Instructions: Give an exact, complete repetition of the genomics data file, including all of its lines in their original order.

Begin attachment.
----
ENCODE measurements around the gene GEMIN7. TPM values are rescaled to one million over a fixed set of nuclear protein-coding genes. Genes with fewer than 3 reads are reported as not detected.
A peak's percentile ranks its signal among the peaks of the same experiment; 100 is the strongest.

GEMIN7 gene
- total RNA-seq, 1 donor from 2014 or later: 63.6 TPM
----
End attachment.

ENCODE measurements around the gene GEMIN7. TPM values are rescaled to one million over a fixed set of nuclear protein-coding genes. Genes with fewer than 3 reads are reported as not detected.
A peak's percentile ranks its signal among the peaks of the same experiment; 100 is the strongest.

GEMIN7 gene
- total RNA-seq, 1 donor from 2014 or later: 63.6 TPM